Up to 10,000 migratory shorebirds inhabit various ecosystems that shape the interface of our coast.


Article and images by Laura Smith, coastal projects and permits officer, Sunshine Coast Council.

Look to the skies! Our international visitors are about to take flight.

It’s almost that time again for us to say farewell to our annual international visitors, the shorebirds. They will soon be leaving our beautiful shores here on the Sunshine Coast, to embark on their trying journey, which will return them to their breeding grounds in the northern hemisphere.

The Sunshine Coast is a hotspot for biodiversity, teeming with a vast array of natural beauty, it provides a safe haven for the countries unique flora and fauna species. The area also provides habitat that is critically important for both endemic and nomadic avian fauna, with up to 10,000 migratory shorebirds inhabiting the various ecosystems that shape the interface of the coastal landscape, including the inter-tidal areas of Maroochy North Shore and Caloundra sandbanks.

Irrespective of whether its day or night, shorebirds feed at low tide searching for small crustaceans, worms and insects in inter-tidal mudflats, beaches, rocky shorelines and along the borders of freshwater wetlands. When the incoming tides cover the foraging areas, shorebirds move to open landscapes, often in large numbers, to digest and preen, as they await their next feeding opportunity.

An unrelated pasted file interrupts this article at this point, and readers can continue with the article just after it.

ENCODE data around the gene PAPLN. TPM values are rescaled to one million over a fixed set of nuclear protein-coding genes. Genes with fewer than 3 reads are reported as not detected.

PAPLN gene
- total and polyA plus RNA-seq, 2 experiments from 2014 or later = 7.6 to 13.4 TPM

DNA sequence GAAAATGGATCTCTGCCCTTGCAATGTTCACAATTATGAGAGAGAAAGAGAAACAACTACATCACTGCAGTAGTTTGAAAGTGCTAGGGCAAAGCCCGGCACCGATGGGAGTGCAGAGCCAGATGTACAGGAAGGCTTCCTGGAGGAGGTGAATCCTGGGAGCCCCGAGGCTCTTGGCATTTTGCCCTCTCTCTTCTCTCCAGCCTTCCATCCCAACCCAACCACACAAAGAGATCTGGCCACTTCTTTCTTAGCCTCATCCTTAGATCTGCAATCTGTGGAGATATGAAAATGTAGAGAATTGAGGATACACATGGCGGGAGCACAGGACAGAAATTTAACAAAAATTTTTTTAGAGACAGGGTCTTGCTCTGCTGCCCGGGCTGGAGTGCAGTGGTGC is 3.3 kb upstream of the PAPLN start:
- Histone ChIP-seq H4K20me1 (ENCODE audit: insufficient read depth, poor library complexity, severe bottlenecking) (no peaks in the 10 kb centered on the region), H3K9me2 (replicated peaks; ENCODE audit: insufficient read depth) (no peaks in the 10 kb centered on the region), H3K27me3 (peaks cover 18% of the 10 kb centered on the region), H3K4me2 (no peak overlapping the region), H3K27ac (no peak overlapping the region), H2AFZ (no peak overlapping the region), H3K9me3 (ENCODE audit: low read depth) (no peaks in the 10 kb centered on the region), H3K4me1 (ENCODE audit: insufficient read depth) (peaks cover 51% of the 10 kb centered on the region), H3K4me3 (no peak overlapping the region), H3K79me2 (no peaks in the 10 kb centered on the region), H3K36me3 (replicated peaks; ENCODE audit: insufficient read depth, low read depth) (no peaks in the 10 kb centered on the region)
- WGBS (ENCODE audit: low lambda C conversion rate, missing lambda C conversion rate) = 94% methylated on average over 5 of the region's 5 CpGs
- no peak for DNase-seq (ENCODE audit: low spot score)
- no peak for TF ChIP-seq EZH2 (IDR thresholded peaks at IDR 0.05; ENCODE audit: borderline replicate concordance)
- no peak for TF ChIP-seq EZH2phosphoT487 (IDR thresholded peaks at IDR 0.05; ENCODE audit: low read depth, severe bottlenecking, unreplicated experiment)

Our fine feathered friends spend the summer months on our picturesque shores resting and accumulating muscle and fat to increase their body mass by up to 70%, for the great journey back, which can be an extraordinary 10,000 – 15,000 km to their breeding grounds in places such as Siberia, China or Alaska. One of our international visitors is the bar-tailed godwit. Studies have shown that this little guy travels up to 11,000 km from Alaska to New Zealand in just 8 days, without taking a break!

Due to an increase of human disturbance and global habitat degradation, shorebird populations are continuing to decline, with several species classified as threatened.

To safeguard shorebird populations and alleviate anthropogenic impacts, it’s essential for us to understand their unique ecology including the importance of habitat type, prey density, undisturbed rest, their distinctive distributions and the significance of international migratory pathways. Council is currently implementing a shorebird conservation action plan to help mitigate threats and create further awareness around the importance that both our resident and migratory shorebirds have on our ecosystems. This is key to conserving their habitat, to ensure our feathery visitors come back to visit us each year!


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